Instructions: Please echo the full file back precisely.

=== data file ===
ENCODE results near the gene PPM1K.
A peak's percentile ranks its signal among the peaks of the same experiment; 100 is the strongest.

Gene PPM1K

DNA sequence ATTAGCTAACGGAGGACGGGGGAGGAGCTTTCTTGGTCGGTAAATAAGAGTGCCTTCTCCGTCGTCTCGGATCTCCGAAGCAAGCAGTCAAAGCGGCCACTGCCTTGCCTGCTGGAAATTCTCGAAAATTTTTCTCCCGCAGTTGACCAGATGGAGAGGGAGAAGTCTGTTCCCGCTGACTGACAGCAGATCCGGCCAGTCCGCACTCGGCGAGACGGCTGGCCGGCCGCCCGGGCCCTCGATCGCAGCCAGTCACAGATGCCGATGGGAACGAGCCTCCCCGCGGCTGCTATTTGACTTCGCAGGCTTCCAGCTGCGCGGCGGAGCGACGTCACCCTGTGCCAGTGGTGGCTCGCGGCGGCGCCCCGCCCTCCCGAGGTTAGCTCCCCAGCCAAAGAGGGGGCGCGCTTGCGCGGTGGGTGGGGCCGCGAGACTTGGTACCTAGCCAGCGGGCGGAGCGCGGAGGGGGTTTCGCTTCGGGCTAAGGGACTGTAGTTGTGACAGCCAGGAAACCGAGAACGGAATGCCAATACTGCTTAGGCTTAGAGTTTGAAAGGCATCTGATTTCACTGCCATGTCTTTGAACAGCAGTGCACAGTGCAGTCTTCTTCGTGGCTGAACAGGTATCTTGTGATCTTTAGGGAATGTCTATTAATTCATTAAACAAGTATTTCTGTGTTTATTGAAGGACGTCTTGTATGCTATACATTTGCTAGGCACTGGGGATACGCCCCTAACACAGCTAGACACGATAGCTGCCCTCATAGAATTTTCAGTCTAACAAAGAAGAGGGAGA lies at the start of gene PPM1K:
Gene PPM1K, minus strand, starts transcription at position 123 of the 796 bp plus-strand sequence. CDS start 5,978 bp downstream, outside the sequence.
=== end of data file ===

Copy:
ENCODE results near the gene PPM1K.
A peak's percentile ranks its signal among the peaks of the same experiment; 100 is the strongest.

Gene PPM1K

DNA sequence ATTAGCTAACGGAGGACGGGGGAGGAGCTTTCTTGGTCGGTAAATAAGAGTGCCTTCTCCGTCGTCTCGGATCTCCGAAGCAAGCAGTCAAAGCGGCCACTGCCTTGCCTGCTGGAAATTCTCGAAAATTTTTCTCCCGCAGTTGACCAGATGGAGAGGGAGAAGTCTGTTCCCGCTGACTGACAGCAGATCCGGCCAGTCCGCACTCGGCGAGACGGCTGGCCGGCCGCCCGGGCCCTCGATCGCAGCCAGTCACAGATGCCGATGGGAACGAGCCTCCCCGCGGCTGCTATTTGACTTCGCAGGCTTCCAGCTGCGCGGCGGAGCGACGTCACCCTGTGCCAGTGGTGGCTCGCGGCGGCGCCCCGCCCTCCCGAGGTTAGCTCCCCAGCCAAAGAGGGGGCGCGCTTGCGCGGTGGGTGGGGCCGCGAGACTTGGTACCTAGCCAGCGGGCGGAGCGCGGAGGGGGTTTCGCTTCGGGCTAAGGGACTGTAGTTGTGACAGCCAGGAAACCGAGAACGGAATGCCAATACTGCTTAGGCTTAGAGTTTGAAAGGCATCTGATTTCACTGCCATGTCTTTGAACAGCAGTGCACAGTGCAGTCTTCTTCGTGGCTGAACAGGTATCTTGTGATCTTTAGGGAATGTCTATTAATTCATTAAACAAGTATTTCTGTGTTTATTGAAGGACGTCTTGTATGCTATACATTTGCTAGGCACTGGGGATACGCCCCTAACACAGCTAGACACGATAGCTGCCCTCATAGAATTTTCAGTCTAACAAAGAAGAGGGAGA lies at the start of gene PPM1K:
Gene PPM1K, minus strand, starts transcription at position 123 of the 796 bp plus-strand sequence. CDS start 5,978 bp downstream, outside the sequence.